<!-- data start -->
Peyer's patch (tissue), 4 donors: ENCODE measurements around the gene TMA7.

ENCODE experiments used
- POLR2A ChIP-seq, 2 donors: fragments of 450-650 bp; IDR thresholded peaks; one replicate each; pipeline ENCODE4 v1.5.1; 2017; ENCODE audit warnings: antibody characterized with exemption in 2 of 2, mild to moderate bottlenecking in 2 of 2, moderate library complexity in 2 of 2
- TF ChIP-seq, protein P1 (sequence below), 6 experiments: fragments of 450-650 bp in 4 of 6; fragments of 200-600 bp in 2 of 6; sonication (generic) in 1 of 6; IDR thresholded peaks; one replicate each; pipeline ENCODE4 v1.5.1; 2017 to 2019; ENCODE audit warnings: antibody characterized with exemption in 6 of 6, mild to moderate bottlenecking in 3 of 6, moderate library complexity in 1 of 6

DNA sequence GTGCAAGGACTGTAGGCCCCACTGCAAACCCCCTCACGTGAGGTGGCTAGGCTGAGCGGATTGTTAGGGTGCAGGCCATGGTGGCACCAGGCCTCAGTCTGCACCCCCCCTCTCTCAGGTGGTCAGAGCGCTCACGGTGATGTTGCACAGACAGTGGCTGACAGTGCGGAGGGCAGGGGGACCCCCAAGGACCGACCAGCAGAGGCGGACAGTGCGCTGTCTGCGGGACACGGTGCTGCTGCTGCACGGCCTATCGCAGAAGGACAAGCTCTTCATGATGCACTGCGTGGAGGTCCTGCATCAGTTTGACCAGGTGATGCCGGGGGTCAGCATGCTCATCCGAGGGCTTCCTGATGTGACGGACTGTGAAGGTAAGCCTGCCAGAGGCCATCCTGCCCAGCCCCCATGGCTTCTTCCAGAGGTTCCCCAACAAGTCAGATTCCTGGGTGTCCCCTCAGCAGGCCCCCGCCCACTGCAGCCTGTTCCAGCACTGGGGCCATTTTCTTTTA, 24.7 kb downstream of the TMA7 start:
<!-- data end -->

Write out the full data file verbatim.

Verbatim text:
Peyer's patch (tissue), 4 donors: ENCODE measurements around the gene TMA7.

ENCODE experiments used
- POLR2A ChIP-seq, 2 donors: fragments of 450-650 bp; IDR thresholded peaks; one replicate each; pipeline ENCODE4 v1.5.1; 2017; ENCODE audit warnings: antibody characterized with exemption in 2 of 2, mild to moderate bottlenecking in 2 of 2, moderate library complexity in 2 of 2
- TF ChIP-seq, protein P1 (sequence below), 6 experiments: fragments of 450-650 bp in 4 of 6; fragments of 200-600 bp in 2 of 6; sonication (generic) in 1 of 6; IDR thresholded peaks; one replicate each; pipeline ENCODE4 v1.5.1; 2017 to 2019; ENCODE audit warnings: antibody characterized with exemption in 6 of 6, mild to moderate bottlenecking in 3 of 6, moderate library complexity in 1 of 6

DNA sequence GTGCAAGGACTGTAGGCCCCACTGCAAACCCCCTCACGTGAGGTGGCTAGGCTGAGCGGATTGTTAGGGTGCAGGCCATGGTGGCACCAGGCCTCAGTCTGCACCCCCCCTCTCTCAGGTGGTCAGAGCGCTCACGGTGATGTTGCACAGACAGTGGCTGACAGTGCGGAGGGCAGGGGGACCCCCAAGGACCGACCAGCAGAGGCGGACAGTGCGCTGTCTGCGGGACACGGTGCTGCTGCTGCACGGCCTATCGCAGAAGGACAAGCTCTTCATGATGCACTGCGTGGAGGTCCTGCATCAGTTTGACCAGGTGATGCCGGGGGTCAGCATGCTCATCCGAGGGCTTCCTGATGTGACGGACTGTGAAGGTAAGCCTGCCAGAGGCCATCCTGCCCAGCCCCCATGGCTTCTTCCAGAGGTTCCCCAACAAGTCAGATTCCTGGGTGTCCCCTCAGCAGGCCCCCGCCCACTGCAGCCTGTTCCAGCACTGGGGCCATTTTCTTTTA, 24.7 kb downstream of the TMA7 start: